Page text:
The land-sea freight train of the New International Land-Sea Trade Corridor heading for Indonesia waits to depart in southwest China's Chongqing, April 26, 2019. (Xinhua/Liu Chan)
Kebede Abera, consul of Ethiopia in China's Chongqing Municipality, believes western China will be the next main consumer of Ethiopian coffee.
"With a population of nearly 400 million people, western China is a big pie for Ethiopia, the world's leading coffee producer," he said.
The consumption of Ethiopian coffee has been maintaining a double-digit growth annually in western China. It first arrives in Chongqing before heading out into China's other western regions.
Located in China's inland southwest, Chongqing is connected to the eastern seaboard thanks to the Yangtze, China's longest river, making it a transit hub for trading commodities in and outside China.
But the long shipping distance on the Yangtze waterway was always a headache for businesses. More than 2,000 km from Chongqing to the east coast meant two or even three months of transportation.
But all have changed.
Easier logistics through the Belt and Road Initiative (BRI) and China's regional development and opening up, is improving transportation due to the rising number of China-Europe freight trains since 2011.
The trains helped slash travel from Chongqing to Europe to about 12 days, about one-third of ocean shipping time. A total of 1,442 freight trains traveled between Chongqing and Europe last year, compared with 100 in 2014.
Southeast Asian countries also enjoy the dividends of the China-Europe freight trains, especially after Chongqing launched the China-Singapore rail-sea transit route in 2017.
The New International Land-Sea Trade Corridor is a trade and logistics passage under the framework of the China-Singapore (Chongqing) Demonstration Initiative on Strategic Connectivity.
With Chongqing as the transportation hub, the new corridor uses ports in Guangxi's Beibu Gulf to reach ports in Singapore and other ASEAN countries and links China-Europe freight trains launched from other western Chinese cities before heading for Central Asia, South Asia and Europe.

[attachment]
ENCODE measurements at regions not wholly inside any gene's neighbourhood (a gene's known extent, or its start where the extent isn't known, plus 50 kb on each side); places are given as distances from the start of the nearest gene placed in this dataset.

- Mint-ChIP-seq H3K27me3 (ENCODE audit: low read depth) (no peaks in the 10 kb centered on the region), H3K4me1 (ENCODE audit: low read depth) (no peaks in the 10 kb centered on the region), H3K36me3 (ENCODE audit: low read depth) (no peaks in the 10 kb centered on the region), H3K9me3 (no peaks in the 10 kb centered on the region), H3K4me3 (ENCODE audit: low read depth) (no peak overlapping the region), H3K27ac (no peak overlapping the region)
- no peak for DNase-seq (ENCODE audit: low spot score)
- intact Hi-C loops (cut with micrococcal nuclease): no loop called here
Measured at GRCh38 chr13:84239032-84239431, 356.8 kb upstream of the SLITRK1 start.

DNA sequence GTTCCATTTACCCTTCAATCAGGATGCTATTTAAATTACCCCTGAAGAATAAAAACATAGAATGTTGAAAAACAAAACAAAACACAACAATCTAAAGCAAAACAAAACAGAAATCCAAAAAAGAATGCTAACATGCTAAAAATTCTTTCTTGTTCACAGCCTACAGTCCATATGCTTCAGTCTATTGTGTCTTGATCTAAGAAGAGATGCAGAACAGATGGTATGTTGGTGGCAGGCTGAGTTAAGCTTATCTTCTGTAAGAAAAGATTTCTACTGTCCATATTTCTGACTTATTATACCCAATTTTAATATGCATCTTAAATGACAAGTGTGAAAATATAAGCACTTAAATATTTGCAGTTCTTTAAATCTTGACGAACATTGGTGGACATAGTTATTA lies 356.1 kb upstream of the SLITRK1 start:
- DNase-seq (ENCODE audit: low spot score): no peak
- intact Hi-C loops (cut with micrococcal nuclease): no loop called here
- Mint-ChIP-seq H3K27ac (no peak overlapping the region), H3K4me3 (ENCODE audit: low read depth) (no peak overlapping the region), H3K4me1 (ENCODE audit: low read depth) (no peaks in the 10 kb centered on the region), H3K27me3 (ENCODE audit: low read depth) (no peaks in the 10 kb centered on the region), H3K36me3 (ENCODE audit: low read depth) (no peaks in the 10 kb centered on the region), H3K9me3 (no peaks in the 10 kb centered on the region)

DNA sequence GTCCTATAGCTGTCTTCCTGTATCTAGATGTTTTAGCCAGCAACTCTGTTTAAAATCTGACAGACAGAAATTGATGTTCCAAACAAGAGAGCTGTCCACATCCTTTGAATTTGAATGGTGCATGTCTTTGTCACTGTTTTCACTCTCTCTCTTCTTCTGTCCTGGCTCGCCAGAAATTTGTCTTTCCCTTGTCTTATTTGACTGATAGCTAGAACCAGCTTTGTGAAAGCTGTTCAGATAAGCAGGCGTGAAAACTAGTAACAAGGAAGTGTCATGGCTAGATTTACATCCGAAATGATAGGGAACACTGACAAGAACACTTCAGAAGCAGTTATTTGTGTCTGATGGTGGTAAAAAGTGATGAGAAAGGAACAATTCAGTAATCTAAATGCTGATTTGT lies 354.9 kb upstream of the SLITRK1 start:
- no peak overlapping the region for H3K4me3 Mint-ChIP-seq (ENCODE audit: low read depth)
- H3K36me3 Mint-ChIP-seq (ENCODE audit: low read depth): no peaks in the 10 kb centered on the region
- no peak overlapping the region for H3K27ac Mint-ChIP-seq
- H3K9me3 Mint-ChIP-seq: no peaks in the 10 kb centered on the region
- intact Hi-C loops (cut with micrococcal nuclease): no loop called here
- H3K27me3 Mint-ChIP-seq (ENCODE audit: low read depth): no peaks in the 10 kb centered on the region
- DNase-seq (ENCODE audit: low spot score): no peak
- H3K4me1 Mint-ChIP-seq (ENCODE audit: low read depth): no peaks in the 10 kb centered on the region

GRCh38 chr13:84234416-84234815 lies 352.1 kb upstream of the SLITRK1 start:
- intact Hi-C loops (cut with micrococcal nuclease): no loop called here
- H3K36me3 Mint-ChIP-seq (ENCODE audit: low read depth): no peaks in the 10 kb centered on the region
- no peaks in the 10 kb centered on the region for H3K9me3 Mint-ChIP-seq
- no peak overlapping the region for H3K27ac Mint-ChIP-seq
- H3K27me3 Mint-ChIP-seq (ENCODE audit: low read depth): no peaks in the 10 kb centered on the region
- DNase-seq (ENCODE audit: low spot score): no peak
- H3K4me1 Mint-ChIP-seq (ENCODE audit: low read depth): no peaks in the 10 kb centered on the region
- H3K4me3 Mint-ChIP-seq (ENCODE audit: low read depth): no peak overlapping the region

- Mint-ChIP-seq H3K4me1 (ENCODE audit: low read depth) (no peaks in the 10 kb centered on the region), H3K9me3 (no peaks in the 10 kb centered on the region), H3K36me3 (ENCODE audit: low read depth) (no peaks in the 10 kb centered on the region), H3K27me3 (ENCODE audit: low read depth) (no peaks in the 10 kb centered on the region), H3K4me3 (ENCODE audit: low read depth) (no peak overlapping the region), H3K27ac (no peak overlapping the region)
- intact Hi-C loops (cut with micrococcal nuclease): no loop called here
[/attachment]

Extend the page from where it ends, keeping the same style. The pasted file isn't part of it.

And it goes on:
By the end of last year, freight trains had made 805 trips via the corridor, which links 155 ports in 71 countries and regions.
Seven other Chinese provinces and autonomous regions -- Guangxi, Yunnan, Qinghai, Xinjiang, Gansu, Guizhou and Ningxia -- have joined trade cooperation via the corridor.
China put forward the West Development strategy in 1999 to help the underdeveloped western region catch up with the more prosperous eastern areas. Since then, China's west has maintained steady and rapid economic development.
Data from the National Bureau of Statistics show that the GDP of China's western region increased from 1.73 trillion yuan (257 billion U.S. dollars) in 2000 to 17.1 trillion yuan in 2017, annual growth of 11.6 percent.
Between 2012 and 2017, the western region had sustained an average annual GDP growth of 8.9 percent, 1.8 percent higher than the national rate, suggesting an ever-shrinking development gap between the country's east and west.
The fast development has attracted an increasing number of global businesses.
Xi'an, capital of northwest China's Shaanxi Province, has attracted more than 210 of the world's top 500 companies and those in Chongqing and Chengdu, capital of southwest China's Sichuan Province, have all exceeded 280.
"With vast land, large population and fast growing economy, western China has provided considerable opportunities for transnational corporations," said Shane Tedjarati, president of Honeywell Global High Growth Regions, which aims to be a leading software industrial company.
So far, Honeywell has established several branches and manufacturing plants in western Chinese cities including Chengdu, Chongqing and Xi'an. Among the company's Asia Pacific markets, business in western China enjoys better growth.
"I think now it's the right time to go westward to tap mid-segment market," Shane Tedjarati said.